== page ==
Absolutely. It’s one of the more enjoyable parts of the job, actually. I enjoy watching students develop and start to grow as a scientist, whether they are the graduates and Honours in my labs or the undergraduates I teach. To me, the mentoring role isn’t just about what goes on in the laboratory or teaching people to be scientists. It’s also nice just to feel helpful. At times, doing esoteric research or any research that feels important can be a fairly introspective thing, and it’s good to have the human contact again. I guess it comes back to the role of education and helping people, and the community service ethos my parents gave me, even just by talking to an undergraduate student who is stressed out about their work or having problems at home and things like that. And that part of the role I enjoy too.
Science today is very much a matter of teamwork. The days of being an individual in science are becoming shorter and shorter. In fields such as photosynthesis there are specialty groups and specialty equipment, which is why you tend to have centres like this one at ANU and the one we had at Arizona. It’s very multidisciplinary, going from physics through to biochemistry and molecular biology and to ecophysiology, ecology. You depend on each other, and the best groups work together as a team. The best scientists are going to be able to draw on each other’s expertise and grow bigger than the sum of their individual parts.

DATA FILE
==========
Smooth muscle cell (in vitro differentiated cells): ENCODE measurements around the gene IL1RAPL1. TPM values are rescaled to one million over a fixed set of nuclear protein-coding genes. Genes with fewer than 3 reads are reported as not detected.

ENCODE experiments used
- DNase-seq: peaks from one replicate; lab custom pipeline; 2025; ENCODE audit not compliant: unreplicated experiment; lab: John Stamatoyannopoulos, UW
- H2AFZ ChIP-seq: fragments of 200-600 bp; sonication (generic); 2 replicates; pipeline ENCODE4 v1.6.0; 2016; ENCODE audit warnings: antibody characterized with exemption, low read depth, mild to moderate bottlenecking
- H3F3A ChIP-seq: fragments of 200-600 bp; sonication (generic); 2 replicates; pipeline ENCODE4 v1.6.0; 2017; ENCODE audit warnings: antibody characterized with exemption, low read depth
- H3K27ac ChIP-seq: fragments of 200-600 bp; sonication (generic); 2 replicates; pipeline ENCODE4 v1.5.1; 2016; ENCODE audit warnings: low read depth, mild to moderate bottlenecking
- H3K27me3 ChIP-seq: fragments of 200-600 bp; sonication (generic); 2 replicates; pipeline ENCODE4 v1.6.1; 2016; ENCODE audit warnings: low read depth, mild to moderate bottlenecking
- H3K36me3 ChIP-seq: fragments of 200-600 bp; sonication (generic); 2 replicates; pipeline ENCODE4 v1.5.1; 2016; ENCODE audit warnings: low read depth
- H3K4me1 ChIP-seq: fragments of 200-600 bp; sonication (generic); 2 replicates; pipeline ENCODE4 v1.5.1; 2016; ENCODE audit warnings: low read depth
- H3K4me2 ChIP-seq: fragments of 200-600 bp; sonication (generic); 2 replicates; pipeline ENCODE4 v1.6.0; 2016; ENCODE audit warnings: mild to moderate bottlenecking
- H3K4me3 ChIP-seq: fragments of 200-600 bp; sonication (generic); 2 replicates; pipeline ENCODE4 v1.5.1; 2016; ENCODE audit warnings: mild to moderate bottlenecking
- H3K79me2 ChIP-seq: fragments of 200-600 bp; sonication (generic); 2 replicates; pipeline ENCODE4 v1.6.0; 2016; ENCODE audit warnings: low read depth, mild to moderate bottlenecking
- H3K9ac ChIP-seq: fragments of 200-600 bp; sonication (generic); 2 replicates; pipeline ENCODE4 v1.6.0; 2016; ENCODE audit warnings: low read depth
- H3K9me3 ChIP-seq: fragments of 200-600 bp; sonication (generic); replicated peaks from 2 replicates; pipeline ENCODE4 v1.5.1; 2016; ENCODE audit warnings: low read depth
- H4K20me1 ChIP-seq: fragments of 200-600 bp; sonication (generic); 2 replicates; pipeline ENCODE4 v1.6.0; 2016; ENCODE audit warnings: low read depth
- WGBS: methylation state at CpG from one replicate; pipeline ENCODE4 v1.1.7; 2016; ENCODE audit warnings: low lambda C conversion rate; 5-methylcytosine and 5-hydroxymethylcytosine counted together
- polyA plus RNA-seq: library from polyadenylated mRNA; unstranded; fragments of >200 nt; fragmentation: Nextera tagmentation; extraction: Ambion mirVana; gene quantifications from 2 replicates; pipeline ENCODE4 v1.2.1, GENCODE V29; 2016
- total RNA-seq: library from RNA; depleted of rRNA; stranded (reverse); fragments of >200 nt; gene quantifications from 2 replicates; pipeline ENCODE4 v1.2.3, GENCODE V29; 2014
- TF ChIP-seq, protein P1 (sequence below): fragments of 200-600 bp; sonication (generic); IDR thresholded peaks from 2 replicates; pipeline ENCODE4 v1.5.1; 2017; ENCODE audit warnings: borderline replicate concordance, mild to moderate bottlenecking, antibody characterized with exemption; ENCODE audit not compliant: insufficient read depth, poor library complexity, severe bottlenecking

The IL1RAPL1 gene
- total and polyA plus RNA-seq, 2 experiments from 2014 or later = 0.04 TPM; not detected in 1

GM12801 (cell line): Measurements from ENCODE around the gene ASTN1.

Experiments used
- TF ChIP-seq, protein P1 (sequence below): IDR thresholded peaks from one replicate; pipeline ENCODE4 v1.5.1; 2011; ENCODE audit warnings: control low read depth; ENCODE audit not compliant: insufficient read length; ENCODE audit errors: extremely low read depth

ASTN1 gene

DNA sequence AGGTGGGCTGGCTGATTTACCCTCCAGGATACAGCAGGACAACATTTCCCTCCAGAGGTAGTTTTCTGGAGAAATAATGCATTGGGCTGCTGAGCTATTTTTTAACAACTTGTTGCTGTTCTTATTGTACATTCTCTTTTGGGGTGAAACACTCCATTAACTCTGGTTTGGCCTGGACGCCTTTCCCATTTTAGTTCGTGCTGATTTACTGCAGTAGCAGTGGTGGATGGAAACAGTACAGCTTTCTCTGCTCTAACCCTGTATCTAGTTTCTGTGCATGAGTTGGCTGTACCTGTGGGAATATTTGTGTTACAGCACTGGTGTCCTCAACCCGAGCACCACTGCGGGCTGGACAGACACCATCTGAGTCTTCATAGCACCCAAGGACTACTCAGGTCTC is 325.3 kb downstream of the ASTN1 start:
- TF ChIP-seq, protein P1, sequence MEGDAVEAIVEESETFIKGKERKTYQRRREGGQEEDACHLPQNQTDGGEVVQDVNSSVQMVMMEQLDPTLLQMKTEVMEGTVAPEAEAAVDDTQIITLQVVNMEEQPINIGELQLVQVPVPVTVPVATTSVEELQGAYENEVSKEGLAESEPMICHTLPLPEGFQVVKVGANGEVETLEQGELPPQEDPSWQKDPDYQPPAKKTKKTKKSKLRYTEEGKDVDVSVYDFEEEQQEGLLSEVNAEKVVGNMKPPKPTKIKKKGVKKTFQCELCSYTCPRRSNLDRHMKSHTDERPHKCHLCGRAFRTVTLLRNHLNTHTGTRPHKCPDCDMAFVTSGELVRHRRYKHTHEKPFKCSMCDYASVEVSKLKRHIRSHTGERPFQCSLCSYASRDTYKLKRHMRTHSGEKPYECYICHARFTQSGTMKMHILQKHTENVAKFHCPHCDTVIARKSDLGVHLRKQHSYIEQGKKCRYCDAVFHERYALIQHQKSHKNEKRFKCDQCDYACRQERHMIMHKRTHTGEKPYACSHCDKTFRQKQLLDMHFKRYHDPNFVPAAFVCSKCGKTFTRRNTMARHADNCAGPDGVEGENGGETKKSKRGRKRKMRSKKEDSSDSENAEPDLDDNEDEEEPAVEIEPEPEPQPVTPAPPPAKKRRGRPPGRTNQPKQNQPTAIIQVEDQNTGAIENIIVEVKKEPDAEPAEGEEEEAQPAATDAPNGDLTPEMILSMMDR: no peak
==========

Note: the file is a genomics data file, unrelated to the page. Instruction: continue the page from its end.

Clearly you enjoy your research and teaching work. What else gives you enjoyment?
I’ve always enjoyed bushwalking and getting out for things like that, but now my primary interest is my life with my three kids and spending time with my wife. And it’s more watching soccer from the sideline than playing soccer or other sports as I used to. There’s a strong spiritual aspect to my life that is important for me, as well.
Travel is one of the rewarding aspects of a science career. It was a wonderful opportunity to be able to live in America, and it is wonderful to be able to attend conferences across the world in places as diverse as Europe (especially Hungary), America, the UK, Asia. You build up a network of friends and colleagues across the world, people that you work with but you may only see every year or two. And there are the challenges of science, and the discovery. To be able to feel the achievement side of it is very rewarding.
The profession still has a lot of freedom in it, too. I quite enjoy the autonomy, the fact that you can manage your own program, you can decide which areas of work interest you and follow those. In a way, it’s a bit like running your own small business and deciding which area of work you are going to focus on.
Where do you see yourself in 10 years’ time?
Hopefully, still here, doing more of the same. I think this area of research will interest me for quite a while. Increasingly it will diverge, I should think, into crop species such as wheat and barley.
© 2017 Australian Academy of Science